Source Linked Service: Type “Rest API” in the search bar and select “Rest” and press “Continue”. A new window will be opened just like below. Fill in the details and select “Create”.


Sync Linked Service: I am syncing the data in the SQL table so we will create an Azure SQL Server Linked Service, but you can sync it to Datalake, CosmosDb, etc. there are different sync options made available to us by Microsoft and you can choose any one of them. Here instead of typing “Rest” select “SQL Server” and click on “Continue”.


Fill in the required Server Details as shown below and the Linked Service will be ready to use.



Create Source and Sink Datasets

Once the linked service is created, we will now create datasets using the linked service.

Source (Rest) Dataset:


The base URL is the same URL we used when we were creating the Linked service. A relative URL is used when we want to add some specific filters to the API. Here I am using the below relative URL which filters the API for 1 day (startDateTime – endDateTime). I have created 3 parameters that will be added to the dataset while the pipeline is running.



Start_date and end_date will be passed to the dataset through the variables in the pipeline. I have created a parameter tick to make sure that the data factory doesn’t consider a tick that has to be passed to the dataset with a start/end of the string.


Start_date :


End_date: @formatDateTime(addminutes(addhours(startOfDay(getPastTime(1,'Day')),23),59) ,'yyyy-MM-ddTHH:mm:ss.fffZ')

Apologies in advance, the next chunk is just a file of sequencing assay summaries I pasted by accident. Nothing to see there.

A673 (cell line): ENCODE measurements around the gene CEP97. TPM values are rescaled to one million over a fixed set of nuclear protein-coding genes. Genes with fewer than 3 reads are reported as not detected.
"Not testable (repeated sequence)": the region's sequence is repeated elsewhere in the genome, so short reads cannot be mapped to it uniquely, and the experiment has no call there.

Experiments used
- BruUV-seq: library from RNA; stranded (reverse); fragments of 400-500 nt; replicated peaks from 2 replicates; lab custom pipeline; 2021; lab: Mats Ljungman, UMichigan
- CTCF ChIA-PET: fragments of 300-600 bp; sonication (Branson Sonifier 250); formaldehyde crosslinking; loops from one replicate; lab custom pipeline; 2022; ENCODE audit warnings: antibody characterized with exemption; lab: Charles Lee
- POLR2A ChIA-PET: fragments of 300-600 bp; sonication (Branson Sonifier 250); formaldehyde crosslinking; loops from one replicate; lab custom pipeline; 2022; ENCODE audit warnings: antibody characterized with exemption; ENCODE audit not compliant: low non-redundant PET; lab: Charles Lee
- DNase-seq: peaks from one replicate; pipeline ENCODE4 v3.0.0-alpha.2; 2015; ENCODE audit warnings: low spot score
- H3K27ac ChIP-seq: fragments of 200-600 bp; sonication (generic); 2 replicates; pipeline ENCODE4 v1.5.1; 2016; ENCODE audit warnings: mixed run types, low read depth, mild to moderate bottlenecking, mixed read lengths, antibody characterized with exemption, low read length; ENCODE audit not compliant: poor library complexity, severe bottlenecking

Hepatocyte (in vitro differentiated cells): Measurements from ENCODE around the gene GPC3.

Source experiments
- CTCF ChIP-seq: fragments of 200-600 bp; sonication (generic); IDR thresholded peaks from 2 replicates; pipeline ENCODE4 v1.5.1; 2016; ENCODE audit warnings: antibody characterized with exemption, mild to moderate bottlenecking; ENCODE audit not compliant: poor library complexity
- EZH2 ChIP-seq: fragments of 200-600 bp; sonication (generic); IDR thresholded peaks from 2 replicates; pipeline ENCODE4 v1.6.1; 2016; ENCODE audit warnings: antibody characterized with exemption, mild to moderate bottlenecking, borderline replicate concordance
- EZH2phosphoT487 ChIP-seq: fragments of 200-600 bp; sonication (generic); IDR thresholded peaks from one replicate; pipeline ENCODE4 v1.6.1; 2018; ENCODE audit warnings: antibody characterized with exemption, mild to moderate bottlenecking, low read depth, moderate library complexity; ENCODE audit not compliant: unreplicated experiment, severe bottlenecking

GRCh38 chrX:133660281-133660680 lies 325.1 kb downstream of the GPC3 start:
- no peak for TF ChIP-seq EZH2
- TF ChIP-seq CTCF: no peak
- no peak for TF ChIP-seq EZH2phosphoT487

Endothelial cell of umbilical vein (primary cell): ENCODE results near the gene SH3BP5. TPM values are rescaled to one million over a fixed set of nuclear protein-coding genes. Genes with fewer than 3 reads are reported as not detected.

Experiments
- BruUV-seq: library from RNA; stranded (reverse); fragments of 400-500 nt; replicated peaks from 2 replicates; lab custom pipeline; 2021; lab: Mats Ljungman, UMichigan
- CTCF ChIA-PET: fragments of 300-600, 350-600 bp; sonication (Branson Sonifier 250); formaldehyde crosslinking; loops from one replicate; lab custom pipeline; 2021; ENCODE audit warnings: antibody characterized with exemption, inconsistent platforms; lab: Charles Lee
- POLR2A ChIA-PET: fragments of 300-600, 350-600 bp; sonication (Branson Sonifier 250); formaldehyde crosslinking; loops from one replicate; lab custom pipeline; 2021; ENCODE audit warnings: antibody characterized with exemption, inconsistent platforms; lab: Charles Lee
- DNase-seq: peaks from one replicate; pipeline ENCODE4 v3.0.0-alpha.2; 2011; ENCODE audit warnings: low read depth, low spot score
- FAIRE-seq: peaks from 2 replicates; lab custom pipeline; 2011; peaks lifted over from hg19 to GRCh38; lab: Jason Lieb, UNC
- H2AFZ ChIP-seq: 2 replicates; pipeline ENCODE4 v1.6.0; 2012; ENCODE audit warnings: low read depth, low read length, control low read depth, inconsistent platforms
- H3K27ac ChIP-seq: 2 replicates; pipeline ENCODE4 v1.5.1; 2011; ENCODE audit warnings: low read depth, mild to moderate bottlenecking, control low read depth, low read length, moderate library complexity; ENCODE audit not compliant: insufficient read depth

Sink (SQL) Dataset: I will create a dataset that will sync the data in a table called “edw.PBIActivityEvents” in the SQL database.


Create a Pipeline

I will create a simple Pipeline with 2 variables and a Copy Data activity. Both the variables are passed in the copy activity as shown in the below image. The copy data activity will hold the above-created source and sink datasets which will copy the data from the source to the sink. One thing to note here is since the source is a Rest API it will hold a subset and not all the data, so we need to pass a continuation token (pagination rule as shown below) to fetch all the source data available in the API.



You can modify the above pipeline to do data transformations or to do an incremental load by storing the data in staging and referencing it to the final dimensionally modeled tables. With the help of the data loaded in SQL, you can create a Power BI report to show the usage metrics.

Thank you for all the questions in our First Power BI Usage Metrics Across All Workspaces: Step by Step, that helped us come up with a different approach for Power BI usage metrics. Leave your comments below!

Related Blogs:

Load Excel Spreadsheets to Structured Databases with Azure Data Factory: Step-by-step
Power BI Data Sources: A Detailed Look at Loading Your Data Into Power BI
Power BI Usage Metrics Across All Workspaces: Step by Step

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Published by Jill Patel June 29, 2022